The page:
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Shakedown for quake-resistant building.

Inside a carernous laboratory in San Diego, engineers and architects will construct a five-story building this fall and then try to shake it apart. The simulated earthquake will test how new building practices might hold up during the real thing, says co-principal investigator Nigel Priestly, an engineer at the University of California, San Diego.

The experiment will cap a six-year joint project in which U.S. and Japanese investigators are examining reinforced masonry structures. This type of construction, often seen in hotels and apartment buildings, uses concrete blocks or other masonry units strengthened by steel rods.

The researchers will replicate quakes in slow motion by pushing on the building with hydraulic pistons. As the system mimics larger and larger tremors, sensors within the building will monitor the stresses that rip apart joints and crack walls and floors. The strongest of the shocks will simulate the shaking that might occur during a magnitude 8 earthquake. If all goes according to plan, Priestly says, the structure should emerge bruised but not destroyed.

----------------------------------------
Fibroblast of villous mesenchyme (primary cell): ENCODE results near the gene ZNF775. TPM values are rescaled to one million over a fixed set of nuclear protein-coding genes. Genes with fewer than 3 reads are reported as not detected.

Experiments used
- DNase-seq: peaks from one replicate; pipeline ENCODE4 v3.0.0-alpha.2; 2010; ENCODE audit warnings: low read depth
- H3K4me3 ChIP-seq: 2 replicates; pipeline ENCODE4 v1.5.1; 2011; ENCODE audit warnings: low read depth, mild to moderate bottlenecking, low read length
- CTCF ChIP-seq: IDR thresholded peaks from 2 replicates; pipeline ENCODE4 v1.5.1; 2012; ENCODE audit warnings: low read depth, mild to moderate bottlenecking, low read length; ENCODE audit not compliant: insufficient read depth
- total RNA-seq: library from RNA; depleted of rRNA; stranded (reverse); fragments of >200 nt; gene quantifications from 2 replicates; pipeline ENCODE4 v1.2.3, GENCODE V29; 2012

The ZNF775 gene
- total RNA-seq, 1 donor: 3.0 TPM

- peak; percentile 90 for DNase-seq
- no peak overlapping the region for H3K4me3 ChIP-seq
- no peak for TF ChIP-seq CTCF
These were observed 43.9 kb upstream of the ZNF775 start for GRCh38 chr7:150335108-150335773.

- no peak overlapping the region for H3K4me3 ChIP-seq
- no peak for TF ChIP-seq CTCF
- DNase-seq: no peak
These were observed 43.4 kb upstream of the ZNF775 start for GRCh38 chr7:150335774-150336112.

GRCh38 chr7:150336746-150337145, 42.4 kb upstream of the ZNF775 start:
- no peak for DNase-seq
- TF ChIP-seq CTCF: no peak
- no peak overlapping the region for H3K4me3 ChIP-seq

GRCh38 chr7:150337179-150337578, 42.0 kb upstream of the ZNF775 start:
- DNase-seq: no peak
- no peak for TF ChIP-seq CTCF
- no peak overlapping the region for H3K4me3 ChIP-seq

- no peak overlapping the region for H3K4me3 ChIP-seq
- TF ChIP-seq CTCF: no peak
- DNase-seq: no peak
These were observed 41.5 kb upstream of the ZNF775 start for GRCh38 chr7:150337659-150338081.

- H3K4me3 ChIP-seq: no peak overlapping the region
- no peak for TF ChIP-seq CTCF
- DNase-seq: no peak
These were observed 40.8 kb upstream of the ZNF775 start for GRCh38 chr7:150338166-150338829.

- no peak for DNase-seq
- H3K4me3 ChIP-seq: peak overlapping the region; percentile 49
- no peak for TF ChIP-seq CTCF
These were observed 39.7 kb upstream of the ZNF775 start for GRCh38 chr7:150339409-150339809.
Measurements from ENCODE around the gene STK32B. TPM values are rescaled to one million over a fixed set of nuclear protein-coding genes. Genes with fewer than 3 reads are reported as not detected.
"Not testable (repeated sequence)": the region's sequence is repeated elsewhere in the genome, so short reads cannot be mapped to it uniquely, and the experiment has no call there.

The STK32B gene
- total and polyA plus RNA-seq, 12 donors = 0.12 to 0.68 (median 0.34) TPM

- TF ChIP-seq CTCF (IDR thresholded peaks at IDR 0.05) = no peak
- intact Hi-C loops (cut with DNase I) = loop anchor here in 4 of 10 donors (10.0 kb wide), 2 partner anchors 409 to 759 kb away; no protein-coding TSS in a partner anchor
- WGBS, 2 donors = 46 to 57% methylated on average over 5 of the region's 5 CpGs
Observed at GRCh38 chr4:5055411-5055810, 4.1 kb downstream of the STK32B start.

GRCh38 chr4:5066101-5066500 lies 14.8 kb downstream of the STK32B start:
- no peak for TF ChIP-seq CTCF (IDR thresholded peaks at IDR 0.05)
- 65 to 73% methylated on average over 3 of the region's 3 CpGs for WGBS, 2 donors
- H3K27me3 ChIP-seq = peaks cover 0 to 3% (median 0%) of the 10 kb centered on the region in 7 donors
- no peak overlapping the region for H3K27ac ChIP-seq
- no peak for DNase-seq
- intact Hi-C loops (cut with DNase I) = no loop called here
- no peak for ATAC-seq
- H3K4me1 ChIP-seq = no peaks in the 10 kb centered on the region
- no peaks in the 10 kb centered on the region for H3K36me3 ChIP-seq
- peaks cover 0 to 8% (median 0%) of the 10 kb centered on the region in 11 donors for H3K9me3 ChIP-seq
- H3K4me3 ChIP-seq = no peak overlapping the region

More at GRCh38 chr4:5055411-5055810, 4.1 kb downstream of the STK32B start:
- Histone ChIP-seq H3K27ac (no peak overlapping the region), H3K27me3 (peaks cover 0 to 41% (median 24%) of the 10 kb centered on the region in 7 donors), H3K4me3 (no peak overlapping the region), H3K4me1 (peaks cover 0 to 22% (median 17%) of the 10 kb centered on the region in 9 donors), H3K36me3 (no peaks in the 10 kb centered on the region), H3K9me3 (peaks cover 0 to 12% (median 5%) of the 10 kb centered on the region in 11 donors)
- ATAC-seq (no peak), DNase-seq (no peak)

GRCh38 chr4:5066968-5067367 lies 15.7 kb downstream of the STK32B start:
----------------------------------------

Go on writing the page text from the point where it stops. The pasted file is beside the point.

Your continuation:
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Title Annotation:simulated earthquake to test new building practices
Publication:Science News
Date:Jun 1, 1991
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